BGP Attack - Best Defense ?

Steve Gibbard scg at
Fri Aug 29 17:50:49 CDT 2008

On Fri, 29 Aug 2008, Scott Weeks wrote:

> I am signed up for the Prefix Hijack Alert System 
> ( and would be alerted in about 6 hours (or 
> less?) about a prefix announcement change.
> I then would deaggregate (as little as possible) to be able to announce 
> the same more specific as the attacker.

Announcing the same prefix length as the attacker would get you back some 
portion of your traffic, rather than all of it.  You'd really want to 
announce something more specific than what the attacker is announcing.

Of course, then you'd need to get your upstreams to accept the more 
specific, which might mean modifying filters.  How quickly can you get 
your upstreams to do that?

Also, please don't be like Covad.  If you deaggregate to deal with a 
highjacking, make your deaggregation temporary, and clean it up when it's 
not needed anymore.

> I would then try to contact the ASs still using the attack path to get 
> it stopped.  (Yell help on NANOG? ;-)

If you try to contact networks that are innocently hearing the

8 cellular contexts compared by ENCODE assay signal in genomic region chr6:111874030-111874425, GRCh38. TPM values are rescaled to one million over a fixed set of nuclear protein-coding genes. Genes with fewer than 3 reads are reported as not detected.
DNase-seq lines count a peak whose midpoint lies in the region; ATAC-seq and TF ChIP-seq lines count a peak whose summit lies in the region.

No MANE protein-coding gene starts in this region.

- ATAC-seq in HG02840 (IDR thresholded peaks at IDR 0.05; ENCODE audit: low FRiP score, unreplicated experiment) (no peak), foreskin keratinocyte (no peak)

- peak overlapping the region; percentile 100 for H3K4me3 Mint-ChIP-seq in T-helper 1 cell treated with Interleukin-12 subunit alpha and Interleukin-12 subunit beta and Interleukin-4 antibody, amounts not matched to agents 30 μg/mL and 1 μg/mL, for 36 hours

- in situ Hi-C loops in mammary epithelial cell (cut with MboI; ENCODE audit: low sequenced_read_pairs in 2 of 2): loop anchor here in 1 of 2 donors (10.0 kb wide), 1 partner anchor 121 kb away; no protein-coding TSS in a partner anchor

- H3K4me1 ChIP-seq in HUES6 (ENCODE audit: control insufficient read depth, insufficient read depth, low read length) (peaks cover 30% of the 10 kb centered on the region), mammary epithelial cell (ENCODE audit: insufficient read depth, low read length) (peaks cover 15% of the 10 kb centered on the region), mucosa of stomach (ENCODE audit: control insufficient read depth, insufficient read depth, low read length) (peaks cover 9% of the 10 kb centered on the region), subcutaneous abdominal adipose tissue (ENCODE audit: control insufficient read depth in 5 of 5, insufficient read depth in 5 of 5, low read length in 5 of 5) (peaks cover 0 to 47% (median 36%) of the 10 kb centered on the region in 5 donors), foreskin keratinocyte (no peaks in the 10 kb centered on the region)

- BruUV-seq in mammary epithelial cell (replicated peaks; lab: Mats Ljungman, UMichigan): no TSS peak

announcement, rather than those involved in propagating it, you'll have a 
lot of networks to contact.  A better move would be to contact those 
originating the announcement (unless you think they're involved in 
something malicious), and then their upstreams, and if that doesn't work, 
their upstreams' upstreams.

Calling an upstream provider's NOC to ask them to modify a customer's 
filters generally gets met with lots of skepticism.  You'll almost 
certainly be told that you have to be the customer whose filter it is to 
ask to have it modified.  You'll need to be quite firm, and will probably 
need to ask to speak to somebody higher up than the front-line tech who 
answers the phone.  The very few times I've had to do this, I've also 
found it quite useful to deemphasize their receiving of the prefix from a 
customer, and emphasize that they were announcing it to the rest of the 
world.  "You are announcing our prefix, and you are not authorized to do 
so," is a useful line.


More information about the NANOG mailing list